Thursday, November 10, 2011

Ring-Ring. Ring-Ring. Social Media is the new Ma Bell

One comment from one of the mommy bloggers on a panel yesterday jolted me to attention!  

Asked how she researched products, she responded “after looking at their website, I tweet them if I have questions. Twitter is a better way to get the company than trying to reach them via their toll free numbers ... I hate going to the 800 number and getting lost in all the auto sections.  Twitter usually gets a faster answer and if they don’t answer my tweet, I don’t bother with that company.”

[By the way, this mommy blogger has 37,000 Facebook friends so think about the potential customers you are missing if you don’t answer the question she tweets!]


Sounds as though social media is replacing the phone as a vital connection with consumers/members?!

So, is your association answering the questions you get on Twitter, Facebook or LinkedIn?  If not, why not?  If you are failing to allocate the resources needed to answer questions (or comments) from members, prospects or others, are you losing them for good?

I’ve had many, many association professionals say “I don’t have time for Twitter, Facebook, etc.” or ask “How do you find the time for social media?”  Or some add “I don’t want to be bothered with all the junk mail or telemarketers on social media.”  Yet, somehow you have found the time to answer phone calls and respond to emails.

I invest some of my day in social media because I see being active on social media as a part of my job just like answering emails or phone calls.  I see it as a way to listen, engage and influence my audiences.

Think about it: social media is a new/additional way for members, potential members, donors, potential donors and others to contact your organization, seek information, ask questions.  

Just as you answer the phone and answer email, you and/or others in your organization need to respond or refer inbound questions to be sure you respond to them on social media platforms.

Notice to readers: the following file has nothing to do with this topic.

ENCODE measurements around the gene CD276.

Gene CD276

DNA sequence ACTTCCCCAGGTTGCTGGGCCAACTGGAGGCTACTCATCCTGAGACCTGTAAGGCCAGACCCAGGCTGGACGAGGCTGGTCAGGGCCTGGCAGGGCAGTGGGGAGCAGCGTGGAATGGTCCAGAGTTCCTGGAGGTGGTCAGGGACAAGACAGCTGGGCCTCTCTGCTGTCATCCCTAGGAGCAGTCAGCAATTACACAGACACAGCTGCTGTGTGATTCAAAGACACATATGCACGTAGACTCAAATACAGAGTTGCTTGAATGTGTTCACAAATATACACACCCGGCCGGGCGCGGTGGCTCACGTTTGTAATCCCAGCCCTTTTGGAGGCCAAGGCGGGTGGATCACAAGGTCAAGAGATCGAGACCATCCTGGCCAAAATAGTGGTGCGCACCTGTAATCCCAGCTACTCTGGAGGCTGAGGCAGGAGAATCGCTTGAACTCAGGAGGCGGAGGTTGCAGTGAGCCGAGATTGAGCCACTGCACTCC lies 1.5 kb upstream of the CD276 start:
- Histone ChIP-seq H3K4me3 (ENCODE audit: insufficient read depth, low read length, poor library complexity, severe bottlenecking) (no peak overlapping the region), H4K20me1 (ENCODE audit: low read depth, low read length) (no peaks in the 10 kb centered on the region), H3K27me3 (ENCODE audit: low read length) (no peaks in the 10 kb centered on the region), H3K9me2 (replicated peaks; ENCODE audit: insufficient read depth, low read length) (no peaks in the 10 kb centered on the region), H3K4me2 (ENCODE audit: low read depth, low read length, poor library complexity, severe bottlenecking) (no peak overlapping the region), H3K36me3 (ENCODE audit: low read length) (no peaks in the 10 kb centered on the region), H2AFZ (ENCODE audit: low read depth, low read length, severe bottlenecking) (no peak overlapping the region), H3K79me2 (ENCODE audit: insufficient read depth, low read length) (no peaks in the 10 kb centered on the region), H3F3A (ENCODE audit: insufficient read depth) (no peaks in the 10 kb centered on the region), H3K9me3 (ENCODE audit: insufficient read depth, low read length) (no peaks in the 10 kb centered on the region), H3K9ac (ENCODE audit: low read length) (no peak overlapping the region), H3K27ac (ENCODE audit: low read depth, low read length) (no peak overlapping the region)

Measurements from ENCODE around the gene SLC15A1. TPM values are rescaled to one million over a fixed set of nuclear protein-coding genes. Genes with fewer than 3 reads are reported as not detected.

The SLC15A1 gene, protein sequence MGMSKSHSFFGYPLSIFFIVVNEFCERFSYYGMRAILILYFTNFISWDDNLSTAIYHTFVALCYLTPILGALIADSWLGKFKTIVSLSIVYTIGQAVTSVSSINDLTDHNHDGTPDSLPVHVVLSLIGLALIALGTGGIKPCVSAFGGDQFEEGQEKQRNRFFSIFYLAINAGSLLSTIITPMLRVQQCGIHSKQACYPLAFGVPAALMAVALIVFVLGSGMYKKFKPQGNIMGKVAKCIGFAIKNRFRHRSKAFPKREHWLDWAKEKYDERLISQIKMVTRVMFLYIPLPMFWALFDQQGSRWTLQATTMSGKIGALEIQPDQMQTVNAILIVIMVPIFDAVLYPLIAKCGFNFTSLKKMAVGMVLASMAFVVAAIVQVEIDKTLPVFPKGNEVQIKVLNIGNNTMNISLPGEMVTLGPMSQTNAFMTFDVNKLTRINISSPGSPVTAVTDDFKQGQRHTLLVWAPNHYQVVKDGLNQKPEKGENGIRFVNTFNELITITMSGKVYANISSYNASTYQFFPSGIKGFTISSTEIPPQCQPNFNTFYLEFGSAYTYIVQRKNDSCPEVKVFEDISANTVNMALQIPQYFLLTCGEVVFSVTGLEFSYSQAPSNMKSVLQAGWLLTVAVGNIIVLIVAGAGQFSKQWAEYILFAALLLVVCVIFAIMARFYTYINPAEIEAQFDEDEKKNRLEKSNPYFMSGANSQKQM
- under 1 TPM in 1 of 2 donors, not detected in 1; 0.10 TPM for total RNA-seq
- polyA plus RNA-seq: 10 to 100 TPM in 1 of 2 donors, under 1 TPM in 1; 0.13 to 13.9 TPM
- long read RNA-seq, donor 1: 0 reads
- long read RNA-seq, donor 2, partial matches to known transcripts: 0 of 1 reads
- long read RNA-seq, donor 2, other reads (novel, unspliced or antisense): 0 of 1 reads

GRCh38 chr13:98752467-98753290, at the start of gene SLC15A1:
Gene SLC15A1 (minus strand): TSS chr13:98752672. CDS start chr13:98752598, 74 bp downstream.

If you want to remain a relevant organization, this really isn’t an option.  The question is how will you listen, engage and influence with social media tools.

If you are the CEO, you have at least three ways you can be active on social media and not leave potential members “hanging.”
  1. Do it yourself
  2. Appoint someone to screen inbound messages (as you may for phone calls) and send you the “important stuff”
  3.  Create a “community manager” position that may function in this role for the entire organization

Most of you probably lead or work in organizations that have a receptionist or some person designated to answer inbound phone calls.  Some of you may have systems that permit direct inward dialing to staff.  And, horrors, some of you may use the auto attendant equipment.  (If you do use auto attendance, re-read the quote from the mommy blogger or think of your own experience when you make a “customer service” call to any company using robotic answering systems.)

If you feel you are “too busy” to be active on Facebook or Twitter, perhaps your organization needs to think about inbound social media “calls” the same as you do incoming phone calls.  Maybe you want/need a “receptionist” to monitor inbound social media communications to screen, sort and refer important messages to you or other staff to insure the messages are promptly and properly answered.  

So, how are you managing your inbound questions/contacts from social media platforms?  How do you wish your organization would do it?

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